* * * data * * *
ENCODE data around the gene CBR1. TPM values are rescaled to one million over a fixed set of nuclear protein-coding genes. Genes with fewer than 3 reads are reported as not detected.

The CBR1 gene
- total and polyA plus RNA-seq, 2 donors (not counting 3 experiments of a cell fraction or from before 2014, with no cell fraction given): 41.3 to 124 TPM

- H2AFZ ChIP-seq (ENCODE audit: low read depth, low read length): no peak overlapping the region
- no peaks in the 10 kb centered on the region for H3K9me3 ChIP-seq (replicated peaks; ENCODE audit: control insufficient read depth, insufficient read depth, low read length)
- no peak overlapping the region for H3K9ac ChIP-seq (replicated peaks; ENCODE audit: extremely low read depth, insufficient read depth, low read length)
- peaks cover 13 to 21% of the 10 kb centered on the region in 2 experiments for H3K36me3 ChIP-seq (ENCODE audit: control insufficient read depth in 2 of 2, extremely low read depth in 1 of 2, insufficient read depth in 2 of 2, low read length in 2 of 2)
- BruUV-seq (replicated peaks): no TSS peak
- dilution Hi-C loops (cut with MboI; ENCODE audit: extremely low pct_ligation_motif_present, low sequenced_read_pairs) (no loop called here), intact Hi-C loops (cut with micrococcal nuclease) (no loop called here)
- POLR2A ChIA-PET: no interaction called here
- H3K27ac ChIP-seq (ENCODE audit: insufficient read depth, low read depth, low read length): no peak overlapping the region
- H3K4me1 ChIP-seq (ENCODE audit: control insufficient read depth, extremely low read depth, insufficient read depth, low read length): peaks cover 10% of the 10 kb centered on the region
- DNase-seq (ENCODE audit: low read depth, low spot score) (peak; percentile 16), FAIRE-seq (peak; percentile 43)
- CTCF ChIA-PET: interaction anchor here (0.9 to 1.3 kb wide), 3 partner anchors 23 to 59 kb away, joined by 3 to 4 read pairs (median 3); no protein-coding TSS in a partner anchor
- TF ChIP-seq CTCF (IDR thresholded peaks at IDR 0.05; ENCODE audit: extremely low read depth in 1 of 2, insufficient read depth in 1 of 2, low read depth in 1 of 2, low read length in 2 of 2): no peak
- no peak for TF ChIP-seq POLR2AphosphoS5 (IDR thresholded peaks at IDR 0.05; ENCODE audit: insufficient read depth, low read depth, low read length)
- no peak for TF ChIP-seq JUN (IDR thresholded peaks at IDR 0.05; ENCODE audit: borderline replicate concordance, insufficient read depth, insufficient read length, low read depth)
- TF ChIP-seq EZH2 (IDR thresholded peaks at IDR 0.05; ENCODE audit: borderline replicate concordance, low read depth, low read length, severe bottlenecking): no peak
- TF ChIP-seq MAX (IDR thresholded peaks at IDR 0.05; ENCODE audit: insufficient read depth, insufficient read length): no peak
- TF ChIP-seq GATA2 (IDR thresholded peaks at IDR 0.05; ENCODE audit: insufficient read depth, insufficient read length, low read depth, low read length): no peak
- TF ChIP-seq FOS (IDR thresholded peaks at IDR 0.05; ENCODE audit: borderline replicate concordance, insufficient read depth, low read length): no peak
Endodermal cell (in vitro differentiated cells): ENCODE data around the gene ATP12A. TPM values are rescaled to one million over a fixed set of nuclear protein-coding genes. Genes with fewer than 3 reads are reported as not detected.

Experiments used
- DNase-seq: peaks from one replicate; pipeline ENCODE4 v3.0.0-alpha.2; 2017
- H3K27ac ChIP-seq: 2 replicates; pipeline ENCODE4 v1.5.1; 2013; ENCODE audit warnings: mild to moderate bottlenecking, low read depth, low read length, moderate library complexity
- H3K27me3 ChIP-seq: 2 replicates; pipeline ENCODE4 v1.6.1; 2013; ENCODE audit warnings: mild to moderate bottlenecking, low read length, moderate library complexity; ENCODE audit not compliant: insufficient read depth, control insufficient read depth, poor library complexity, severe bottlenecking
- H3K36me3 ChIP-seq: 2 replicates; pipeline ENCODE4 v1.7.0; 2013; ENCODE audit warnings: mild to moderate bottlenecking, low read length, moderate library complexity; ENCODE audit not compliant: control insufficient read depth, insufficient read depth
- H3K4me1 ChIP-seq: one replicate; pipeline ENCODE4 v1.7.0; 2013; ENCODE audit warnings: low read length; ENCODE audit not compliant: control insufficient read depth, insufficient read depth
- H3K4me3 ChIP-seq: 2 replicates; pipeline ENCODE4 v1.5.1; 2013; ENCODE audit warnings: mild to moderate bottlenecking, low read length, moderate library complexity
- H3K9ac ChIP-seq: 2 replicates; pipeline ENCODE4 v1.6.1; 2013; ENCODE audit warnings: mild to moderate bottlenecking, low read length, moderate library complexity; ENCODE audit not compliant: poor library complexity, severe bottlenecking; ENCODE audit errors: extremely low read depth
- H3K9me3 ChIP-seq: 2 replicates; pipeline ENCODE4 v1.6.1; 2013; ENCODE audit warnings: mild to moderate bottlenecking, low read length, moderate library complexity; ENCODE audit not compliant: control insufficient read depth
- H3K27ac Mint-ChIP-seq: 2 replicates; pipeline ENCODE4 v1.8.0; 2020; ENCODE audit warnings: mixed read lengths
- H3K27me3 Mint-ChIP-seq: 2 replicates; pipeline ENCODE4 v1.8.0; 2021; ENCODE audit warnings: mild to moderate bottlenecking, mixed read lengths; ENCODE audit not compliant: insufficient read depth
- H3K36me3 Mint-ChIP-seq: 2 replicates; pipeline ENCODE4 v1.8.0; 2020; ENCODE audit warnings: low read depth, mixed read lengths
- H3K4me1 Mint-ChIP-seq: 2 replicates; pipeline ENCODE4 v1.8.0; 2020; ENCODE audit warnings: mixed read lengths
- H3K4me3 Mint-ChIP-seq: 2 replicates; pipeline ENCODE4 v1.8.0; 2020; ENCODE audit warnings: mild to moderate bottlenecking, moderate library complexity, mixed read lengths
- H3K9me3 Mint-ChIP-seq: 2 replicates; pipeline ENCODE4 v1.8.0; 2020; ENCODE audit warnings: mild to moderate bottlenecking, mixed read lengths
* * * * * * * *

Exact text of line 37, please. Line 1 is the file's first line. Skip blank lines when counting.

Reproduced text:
- H3K9me3 Mint-ChIP-seq: 2 replicates; pipeline ENCODE4 v1.8.0; 2020; ENCODE audit warnings: mild to moderate bottlenecking, mixed read lengths